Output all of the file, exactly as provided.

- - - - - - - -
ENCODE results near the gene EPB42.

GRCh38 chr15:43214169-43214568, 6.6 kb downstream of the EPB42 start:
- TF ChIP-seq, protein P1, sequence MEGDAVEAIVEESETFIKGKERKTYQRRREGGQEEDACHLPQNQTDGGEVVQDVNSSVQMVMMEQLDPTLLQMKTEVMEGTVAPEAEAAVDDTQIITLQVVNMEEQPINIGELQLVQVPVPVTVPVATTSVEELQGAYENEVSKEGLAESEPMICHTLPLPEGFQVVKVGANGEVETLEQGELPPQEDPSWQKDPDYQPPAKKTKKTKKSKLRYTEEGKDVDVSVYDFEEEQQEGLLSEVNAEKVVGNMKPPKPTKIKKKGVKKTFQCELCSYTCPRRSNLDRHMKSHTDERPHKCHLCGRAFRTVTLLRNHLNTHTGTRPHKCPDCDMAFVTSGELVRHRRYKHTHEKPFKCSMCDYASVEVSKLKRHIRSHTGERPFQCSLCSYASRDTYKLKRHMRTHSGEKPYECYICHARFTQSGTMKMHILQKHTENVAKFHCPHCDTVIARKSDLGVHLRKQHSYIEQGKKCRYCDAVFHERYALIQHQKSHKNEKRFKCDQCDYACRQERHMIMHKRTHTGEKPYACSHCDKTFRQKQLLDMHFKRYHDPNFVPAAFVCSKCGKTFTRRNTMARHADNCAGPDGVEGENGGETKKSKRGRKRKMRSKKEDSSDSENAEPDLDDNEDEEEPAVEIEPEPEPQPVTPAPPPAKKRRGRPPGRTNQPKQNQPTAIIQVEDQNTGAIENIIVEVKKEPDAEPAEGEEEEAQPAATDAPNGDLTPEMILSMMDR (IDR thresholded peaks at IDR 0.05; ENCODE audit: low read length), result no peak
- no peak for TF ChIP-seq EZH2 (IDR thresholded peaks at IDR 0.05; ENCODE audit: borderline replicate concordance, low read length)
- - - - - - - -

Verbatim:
ENCODE results near the gene EPB42.

GRCh38 chr15:43214169-43214568, 6.6 kb downstream of the EPB42 start:
- TF ChIP-seq, protein P1, sequence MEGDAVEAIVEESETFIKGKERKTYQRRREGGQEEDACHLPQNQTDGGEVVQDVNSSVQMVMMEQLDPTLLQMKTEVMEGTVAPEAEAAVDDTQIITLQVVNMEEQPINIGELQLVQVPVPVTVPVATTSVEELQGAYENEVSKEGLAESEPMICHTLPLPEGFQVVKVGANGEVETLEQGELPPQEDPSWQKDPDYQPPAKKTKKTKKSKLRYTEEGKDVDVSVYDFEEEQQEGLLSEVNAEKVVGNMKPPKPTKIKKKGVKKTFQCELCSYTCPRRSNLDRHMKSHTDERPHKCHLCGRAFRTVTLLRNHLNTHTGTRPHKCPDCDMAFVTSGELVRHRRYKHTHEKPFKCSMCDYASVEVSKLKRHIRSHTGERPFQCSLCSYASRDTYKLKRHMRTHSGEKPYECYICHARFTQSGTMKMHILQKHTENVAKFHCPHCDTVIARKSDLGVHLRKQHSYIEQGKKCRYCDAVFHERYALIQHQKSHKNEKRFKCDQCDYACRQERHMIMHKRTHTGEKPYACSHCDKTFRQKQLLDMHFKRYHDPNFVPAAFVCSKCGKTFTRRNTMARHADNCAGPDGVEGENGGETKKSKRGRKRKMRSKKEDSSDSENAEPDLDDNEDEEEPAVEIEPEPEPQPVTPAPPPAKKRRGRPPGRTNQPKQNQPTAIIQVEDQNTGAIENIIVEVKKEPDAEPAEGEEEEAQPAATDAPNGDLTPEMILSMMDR (IDR thresholded peaks at IDR 0.05; ENCODE audit: low read length), result no peak
- no peak for TF ChIP-seq EZH2 (IDR thresholded peaks at IDR 0.05; ENCODE audit: borderline replicate concordance, low read length)